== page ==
Technical warp knitted textiles with tighter stitches are used in building construction to reinforce security gates. Despite their thin design and low weight, these powerful items protect against attacks from most electric power tools, and can be quickly installed in just a few steps.
In addition to this, warp knitted fabrics with weft-insertion and with coatings are also used to make cost-effective roofing systems for industrial buildings. The flexible, stable roofing membranes adapt perfectly to the specific structural conditions, are UV-resistant, and reflect incident sunlight. This reduces the amount of energy used to air condition the building.
In building construction, plaster grids are a firm fixture in the cladding of interior and exterior walls. The glass fibre structures prevent cracks from forming and spreading while also distributing the forces that act upon the walls optimally across the entire surface, thus ensuring a long service life. Warp knitted variants can be produced much more efficiently than comparable woven products.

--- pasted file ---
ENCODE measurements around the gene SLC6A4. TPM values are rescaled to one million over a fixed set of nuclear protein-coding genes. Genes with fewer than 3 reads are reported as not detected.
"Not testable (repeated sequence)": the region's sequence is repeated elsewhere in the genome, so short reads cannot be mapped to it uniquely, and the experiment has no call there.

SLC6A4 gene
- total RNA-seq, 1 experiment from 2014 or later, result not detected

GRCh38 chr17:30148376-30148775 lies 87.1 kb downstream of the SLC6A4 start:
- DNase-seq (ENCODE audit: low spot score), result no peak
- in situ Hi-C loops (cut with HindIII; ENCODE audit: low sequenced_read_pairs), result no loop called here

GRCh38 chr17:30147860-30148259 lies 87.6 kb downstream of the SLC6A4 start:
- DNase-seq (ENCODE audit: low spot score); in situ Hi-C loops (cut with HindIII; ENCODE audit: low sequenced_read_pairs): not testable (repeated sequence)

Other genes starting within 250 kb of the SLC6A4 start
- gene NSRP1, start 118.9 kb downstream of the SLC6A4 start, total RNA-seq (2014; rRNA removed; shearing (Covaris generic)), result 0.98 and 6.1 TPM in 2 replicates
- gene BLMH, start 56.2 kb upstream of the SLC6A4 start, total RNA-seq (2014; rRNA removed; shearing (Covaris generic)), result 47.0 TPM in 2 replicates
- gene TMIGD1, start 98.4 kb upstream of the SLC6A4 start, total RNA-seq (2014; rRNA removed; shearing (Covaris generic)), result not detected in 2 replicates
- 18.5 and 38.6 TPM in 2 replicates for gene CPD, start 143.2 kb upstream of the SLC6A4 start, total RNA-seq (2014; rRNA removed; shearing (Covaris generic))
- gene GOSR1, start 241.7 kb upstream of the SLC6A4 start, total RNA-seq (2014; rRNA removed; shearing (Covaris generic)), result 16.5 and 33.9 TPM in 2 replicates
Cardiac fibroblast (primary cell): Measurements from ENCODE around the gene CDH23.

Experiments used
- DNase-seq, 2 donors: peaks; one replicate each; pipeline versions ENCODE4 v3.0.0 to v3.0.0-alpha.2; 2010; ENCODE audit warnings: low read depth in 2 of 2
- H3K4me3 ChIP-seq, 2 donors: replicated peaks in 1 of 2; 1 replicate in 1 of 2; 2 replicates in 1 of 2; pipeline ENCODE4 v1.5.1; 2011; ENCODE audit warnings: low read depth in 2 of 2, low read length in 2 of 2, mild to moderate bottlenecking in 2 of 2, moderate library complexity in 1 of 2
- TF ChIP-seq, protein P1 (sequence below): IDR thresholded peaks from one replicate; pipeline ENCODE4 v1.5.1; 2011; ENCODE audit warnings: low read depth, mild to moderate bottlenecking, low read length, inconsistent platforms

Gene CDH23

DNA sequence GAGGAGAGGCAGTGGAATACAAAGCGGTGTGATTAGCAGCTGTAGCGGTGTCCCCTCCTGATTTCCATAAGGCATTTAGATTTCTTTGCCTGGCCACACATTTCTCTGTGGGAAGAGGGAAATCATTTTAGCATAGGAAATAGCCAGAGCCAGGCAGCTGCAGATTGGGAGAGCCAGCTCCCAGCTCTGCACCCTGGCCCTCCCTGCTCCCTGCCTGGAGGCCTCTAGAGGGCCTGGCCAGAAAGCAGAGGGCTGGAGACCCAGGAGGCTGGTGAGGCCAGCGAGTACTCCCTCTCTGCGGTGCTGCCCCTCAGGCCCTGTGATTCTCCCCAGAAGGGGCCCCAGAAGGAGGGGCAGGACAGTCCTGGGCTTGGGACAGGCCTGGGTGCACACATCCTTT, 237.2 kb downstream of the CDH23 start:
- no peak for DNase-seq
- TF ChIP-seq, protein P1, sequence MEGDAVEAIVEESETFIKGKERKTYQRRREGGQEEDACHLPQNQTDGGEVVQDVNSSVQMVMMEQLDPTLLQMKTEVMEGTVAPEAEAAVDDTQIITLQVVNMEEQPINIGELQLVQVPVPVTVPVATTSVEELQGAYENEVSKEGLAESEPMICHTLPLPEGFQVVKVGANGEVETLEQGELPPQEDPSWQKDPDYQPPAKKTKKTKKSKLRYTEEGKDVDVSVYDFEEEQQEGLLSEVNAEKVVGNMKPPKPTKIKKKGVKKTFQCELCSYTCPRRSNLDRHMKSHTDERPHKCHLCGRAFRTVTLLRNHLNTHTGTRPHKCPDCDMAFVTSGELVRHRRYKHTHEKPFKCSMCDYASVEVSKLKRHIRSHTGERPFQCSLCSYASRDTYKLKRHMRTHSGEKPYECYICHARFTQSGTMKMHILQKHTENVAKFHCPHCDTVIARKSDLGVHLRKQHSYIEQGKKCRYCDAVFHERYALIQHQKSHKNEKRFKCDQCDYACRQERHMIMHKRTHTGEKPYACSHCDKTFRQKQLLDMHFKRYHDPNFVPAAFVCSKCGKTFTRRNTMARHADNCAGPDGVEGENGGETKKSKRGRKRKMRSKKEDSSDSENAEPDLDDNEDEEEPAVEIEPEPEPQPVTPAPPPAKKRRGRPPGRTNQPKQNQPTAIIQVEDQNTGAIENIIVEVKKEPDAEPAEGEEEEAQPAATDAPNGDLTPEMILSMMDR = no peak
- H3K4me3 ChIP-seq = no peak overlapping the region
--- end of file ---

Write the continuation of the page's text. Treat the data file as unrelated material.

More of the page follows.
In the construction and renovation of concrete structures, open grids made of carbon or AR glass are increasingly replacing steel as the reinforcement material of choice. Textile concrete solutions, e.g. for curtain walls, are lightweight and easy to handle, require fewer resources, produce minimal emissions and are extremely durable.
High-performance warp knitted fabrics with weft-insertion also offer advantages when renovating pipes. These dense textiles enable engineers to repair defective sections of pipe, rather than replacing them completely. This avoids costly excavation work that destroys natural environments. In addition to this, the pipe system can be returned to use within a very short time.